Configure SPA to use the SimpleLogin journey

  1. Returning to the SPA from part two of the guide, open the project in Visual Studio Code.

  2. Create a new constant:

    const acr_values = 'simple';
  3. If using ForgeRock JavaScript SDK v2.2.0 or earlier, replace the SDK configuration with the following:

     middleware: [
            (req, action, next) => {
                     if (action.type === 'AUTHORIZE') {
                         req.url.searchParams.append('acr_values', acr_values);
     serverConfig: {
    req.url.searchParams.append('acr_values', acr_values);' changes the searchParams query string.

    If using the latest version of the ForgeRock JavaScript SDK 3 or later, you can dynamically pass the acr_values constant in the TokenManager.getTokens() method. See the example code below:

    * The key-value of `login: redirect` is what allows central-login.
    * Passing no arguments or a key-value of `login: 'embedded'` means
    * the app handles authentication locally.
    const acr_values = 'simple';
    await forgerock.TokenManager.getTokens({ login: 'redirect', query: { acr_values }});

When testing the application, you expect to use the SimpleLogin journey for authentication.

Configure ACR values and the iOS SDK

Configure iOS to use the SimpleLogin journey

  1. Returning to the iOS application from Part 3 of this guide, open the .xcworkspace file using Xcode.

  2. Locate the Login code in ViewController.swift, and replace it with the following:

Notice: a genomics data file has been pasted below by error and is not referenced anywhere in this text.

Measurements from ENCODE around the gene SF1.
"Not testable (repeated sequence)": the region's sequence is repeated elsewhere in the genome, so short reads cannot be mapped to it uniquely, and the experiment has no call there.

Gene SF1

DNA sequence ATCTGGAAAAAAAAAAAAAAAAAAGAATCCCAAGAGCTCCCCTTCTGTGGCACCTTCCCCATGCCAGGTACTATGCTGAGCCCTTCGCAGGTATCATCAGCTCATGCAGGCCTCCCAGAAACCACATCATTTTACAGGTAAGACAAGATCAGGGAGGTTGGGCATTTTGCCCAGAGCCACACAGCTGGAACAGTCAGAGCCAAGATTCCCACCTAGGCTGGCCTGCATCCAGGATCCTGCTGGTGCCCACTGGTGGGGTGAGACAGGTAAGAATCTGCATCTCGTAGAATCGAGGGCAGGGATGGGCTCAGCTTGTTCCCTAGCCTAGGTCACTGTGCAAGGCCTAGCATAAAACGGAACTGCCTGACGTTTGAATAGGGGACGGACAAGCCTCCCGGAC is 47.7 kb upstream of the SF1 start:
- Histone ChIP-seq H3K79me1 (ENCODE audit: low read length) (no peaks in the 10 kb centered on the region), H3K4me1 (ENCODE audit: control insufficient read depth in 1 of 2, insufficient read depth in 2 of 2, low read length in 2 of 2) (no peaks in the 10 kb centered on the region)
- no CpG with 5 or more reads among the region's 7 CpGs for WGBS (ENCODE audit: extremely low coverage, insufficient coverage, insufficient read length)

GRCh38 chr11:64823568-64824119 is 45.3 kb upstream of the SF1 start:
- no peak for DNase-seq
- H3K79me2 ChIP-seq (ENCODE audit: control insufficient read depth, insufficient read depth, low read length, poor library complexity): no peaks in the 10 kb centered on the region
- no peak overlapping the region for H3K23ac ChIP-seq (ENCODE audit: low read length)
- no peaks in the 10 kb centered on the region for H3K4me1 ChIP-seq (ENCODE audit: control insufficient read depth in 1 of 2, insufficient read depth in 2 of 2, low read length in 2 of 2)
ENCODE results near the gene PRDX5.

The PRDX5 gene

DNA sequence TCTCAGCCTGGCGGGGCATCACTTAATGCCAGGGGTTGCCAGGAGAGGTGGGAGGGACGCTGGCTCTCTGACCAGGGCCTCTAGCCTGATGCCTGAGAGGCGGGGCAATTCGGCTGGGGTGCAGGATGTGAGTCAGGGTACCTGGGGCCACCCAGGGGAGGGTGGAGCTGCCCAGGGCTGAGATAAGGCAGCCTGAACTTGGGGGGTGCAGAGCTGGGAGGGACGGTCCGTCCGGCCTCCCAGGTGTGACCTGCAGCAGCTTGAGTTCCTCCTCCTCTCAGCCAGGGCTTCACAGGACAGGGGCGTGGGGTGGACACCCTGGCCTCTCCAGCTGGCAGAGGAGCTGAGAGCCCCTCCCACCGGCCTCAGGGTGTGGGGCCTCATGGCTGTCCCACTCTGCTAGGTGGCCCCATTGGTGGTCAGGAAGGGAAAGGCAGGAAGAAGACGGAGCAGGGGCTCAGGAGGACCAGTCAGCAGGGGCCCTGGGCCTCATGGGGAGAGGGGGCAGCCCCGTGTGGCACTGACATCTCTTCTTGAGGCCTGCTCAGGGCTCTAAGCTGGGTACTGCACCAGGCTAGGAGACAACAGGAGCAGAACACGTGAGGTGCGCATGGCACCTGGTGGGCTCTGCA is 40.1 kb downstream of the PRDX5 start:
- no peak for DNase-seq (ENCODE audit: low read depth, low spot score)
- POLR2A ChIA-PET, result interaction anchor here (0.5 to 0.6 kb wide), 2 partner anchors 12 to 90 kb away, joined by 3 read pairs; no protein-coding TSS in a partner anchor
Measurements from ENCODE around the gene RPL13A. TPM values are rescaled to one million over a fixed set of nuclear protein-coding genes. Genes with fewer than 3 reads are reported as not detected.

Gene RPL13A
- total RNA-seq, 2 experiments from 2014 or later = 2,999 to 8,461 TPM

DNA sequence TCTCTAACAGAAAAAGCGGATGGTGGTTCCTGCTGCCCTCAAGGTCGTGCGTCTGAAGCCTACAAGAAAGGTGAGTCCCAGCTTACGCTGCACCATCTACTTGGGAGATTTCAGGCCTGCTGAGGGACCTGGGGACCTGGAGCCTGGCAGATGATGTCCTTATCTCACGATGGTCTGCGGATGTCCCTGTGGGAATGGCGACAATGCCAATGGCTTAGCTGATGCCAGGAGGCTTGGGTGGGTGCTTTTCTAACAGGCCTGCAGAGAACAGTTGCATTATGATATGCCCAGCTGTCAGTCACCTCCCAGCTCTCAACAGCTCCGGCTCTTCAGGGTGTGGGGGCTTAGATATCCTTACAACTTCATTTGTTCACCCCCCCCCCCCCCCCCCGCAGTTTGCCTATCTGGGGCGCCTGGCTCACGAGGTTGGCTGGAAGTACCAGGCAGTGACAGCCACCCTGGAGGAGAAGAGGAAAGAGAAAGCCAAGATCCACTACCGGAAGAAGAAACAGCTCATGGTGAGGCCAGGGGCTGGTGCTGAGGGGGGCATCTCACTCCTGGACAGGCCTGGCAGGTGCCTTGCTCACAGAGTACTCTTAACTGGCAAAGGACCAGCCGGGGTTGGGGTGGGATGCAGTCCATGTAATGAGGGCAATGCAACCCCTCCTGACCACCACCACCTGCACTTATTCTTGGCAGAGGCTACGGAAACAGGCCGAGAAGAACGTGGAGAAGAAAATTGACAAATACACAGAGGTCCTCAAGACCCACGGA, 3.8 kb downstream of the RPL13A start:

func performCentralizedLogin() {
             .set(presentingViewController: self)
             .set(browserType: .authSession).setCustomParam(key: "acr_values", value: "simple")
             .build().login { (user, error) in
                 self.displayLog("User: \(String(describing: user)) || Error: \(String(describing: error))")
  3. Notice .setCustomParam(key: "acr_values", value: "simple").

    When testing the application, you expect to use the SimpleLogin journey for authentication.

Configure ACR values and the Android SDK

Configure Android to use the SimpleLogin journey

  1. Returning to the Android application created in part three of this guide, open the project using Android Studio.

  2. Locate the Login code in, and replace it with the following:

                 .authorizationRequest(r -> {
                     Map<String, String> additionalParameters = new HashMap<>();
                     additionalParameters.put("acr_values", "simple");
                 .customTabsIntent(t -> {
                 .login(this, new FRListener<FRUser>() {
                     public void onSuccess(FRUser result) {
                     public void onException(Exception e) {
  3. Notice the additionalParameters.put("acr_values", "simple"). When testing the application, you expect to use the SimpleLogin journey for authentication.


In this part, you learned how to use acr claims in AM and the ForgeRock SDKs for iOS, Android, and JavaScript to authenticate users using a specific authentication journey.

This concludes part four of this how-to guide. Use the lessons of this guide to elevate the user experience of your apps using Identity Cloud and the centralized UI.